Research and development activities are performed at the JRC to provide efficient and effective technologies to ensure that current and future nuclear fuel systems can be properly safeguarded and the EU obligations under non-proliferation treaties are met. The JRC contributes to the development of advanced methodological approaches, including safeguards by design, verification of absence of undeclared activities and/or facilities by trace/particle analysis (with a link to nuclear forensics), providing metrological and in-field tools for the investigative inspector.
The JRC’s activities support virtually all aspects of nuclear safeguards. It provides enabling research, technology, instruments, technical services and training for nuclear safeguards, non-proliferation and nuclear security, including the verification of treaties and agreements. Research activities include development of analytical techniques and nuclear material measurements, of accurate methods and standards for non-destructive, destructive and ultra-trace analysis (including particle analyses), as well as reference materials and interlaboratory comparisons. Activities range from nuclear non-destructive analysis and process monitoring (modelling/data authentication/remote control) to containment and surveillance, verification and detection technologies, including the proliferation assessment of new reactor systems, border monitoring and the specialist analysis of open-source information and satellite imagery.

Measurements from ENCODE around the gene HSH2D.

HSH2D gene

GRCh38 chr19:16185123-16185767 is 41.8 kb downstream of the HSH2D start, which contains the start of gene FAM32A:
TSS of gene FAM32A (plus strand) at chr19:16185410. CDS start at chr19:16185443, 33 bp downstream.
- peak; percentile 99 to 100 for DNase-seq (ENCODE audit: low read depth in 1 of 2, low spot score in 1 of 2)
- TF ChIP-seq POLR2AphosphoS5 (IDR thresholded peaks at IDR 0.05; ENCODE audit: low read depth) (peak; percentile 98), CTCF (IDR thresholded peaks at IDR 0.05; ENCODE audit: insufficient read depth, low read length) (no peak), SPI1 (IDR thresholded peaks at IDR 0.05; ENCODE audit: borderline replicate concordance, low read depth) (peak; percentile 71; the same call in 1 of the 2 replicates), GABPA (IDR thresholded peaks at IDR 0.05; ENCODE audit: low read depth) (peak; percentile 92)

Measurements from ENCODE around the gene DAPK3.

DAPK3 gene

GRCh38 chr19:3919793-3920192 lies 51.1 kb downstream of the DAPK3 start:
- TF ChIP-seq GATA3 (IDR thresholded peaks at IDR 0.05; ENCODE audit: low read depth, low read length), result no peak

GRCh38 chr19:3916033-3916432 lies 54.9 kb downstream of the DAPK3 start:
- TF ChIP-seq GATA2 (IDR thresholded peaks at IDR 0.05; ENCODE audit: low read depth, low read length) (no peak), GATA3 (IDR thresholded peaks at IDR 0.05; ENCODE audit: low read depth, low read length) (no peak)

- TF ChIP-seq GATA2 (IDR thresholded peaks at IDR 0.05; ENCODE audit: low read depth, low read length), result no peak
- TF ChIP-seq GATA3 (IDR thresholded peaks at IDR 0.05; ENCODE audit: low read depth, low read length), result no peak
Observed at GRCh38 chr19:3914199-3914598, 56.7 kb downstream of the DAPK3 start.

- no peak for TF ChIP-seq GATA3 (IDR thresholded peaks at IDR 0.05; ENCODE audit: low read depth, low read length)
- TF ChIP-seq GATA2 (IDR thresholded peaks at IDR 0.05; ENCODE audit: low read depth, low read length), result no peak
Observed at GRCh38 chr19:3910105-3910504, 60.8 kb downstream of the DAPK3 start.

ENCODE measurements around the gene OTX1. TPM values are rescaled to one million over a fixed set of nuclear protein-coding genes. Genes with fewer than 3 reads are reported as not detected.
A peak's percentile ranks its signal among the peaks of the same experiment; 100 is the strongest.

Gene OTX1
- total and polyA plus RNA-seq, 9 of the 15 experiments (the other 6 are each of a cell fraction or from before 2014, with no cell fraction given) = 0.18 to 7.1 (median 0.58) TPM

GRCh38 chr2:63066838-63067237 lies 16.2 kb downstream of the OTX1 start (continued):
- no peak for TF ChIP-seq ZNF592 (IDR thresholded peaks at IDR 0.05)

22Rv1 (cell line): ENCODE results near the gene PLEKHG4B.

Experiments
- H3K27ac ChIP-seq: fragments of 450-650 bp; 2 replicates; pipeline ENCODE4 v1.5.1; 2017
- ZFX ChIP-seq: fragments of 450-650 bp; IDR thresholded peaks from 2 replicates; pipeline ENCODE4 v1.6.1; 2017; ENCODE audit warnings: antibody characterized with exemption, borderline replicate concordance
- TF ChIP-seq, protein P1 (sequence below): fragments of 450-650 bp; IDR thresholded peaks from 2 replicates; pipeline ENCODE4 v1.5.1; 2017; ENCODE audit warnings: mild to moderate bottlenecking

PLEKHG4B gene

The JRC performs highly sensitive trace analysis for the detection of clandestine nuclear activities and for the identification of seized materials from illicit trafficking. The JRC operates also the on-site laboratories at reprocessing plants in the nuclear sites of Sellafield (UK) and La Hague (France), providing nuclear inspectors with near-real time analytical results. The JRC's reference materials provide the necessary quality control tools for fissile material control of irradiated nuclear fuel at the on-site laboratories. The throughput of these two plants represents 80% of the world's reprocessed spent nuclear fuel, which is verified by European Commission inspectors supported by JRC scientists in these facilities, to assure compliance with nuclear safeguards.
3D Verification Technologies for Nuclear Safeguards
The JRC carries out research and system development supporting nuclear safeguards inspectors during their in-field verification activities.
The R&D activities address image and laser-based identification and verification systems for containment and surveillance; video review systems; and augmented and mixed reality systems. The activities encompass the entire development life cycle from underpinning research and implementation to field deployment. Selected projects are briefly described hereafter:
3D Laser Scanning
Laser scanners generate large amounts of highly accurate 3D data and require advanced software tools for specific application cases. JRC’s in-house processing software enables the inspector to efficiently create as-built maps of nuclear facilities that are used for verifying the design information provided by the facility operator and to monitor changes over time.